Document Details
Strategic and Federative Strategies in Mexico: Coordinated Public Policy in Welfare, Education and Health -Occasional Paper 67
, , , ,


Publication Year:
Strategic and Federative Strategies in Mexico: Coordinated Public Policy in Welfare, Education and Health -Occasional Paper 67

Historically, Mexican federalism has exhibited a special contrast, which we have highlighted in previous
papers (Mendoza Ruiz and Mendoza Gómez, 2022). The 19th century witnessed the coexistence of a
weak national government with empowered subnational governments. That “unbridled federalism” was
characterized by strategic and financial unilateralism from the subnational governments. During the
20th century, however, Mexican federalism shifted mainly towards financial unilateralism from the
national government, followed by opportunistic Constitutional reforms. This inverted the capacities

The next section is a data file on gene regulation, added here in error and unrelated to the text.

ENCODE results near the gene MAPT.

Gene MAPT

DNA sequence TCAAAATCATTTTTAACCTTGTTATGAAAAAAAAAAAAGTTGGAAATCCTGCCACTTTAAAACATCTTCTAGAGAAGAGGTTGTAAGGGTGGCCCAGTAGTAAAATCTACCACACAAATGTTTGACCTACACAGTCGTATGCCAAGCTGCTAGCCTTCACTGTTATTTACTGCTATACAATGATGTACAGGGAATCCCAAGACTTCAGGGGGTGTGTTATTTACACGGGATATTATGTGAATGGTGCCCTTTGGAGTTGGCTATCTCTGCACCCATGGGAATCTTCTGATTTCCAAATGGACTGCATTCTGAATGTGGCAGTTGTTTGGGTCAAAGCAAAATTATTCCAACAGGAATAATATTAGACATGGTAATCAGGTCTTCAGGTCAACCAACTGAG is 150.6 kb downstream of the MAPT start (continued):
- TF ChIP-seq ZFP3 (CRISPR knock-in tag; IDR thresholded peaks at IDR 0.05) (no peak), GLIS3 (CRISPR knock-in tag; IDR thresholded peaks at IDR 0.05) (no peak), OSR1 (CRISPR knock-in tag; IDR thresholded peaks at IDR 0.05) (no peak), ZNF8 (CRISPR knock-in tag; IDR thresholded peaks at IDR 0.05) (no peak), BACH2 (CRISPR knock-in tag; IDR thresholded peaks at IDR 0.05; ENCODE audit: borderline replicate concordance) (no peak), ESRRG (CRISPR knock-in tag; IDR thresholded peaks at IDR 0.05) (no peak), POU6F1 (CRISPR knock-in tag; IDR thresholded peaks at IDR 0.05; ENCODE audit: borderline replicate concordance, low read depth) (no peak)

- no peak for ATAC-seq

from the previous century: a strong national government and brittle subnational governments
(Mendoza & Mendoza, 2022, p. 75). Thus, the contemporary implementation of coordinated policy
became dependent on the federal budget, supposing a federal imbalance, from 1953 to 1980. This
process occurred through the use of a contractual “non-constitutional” instrument: Intergovernmental
Agreements (IGAs). Via the enactment of IGAs, subnational governments committed to abrogating
several taxes in exchange for compensation from the national government through transfers derived
from new national taxes, as incremental incentives.

To explain Mexican federal public policy dynamics, it is necessary to study the financial instruments
corresponding to sectoral policy in detail. In this regard, this occasional paper examines four concepts:

1. Decentralized implementation programs, encompassing those designed by the national
government to be implemented by the subnational governments via conditional transfers –
a mechanism of cooperative federalism.

2. Centralized programs designed and directly implemented by the national government.

3. Programs designed and implemented by the subnational governments with no national
government participation.

4. Subsidy programs consisting of financial transfers for the subnational administrative and
infrastructure improvement oriented to contribute to national policy, following
administrative weaknesses of the subnational governments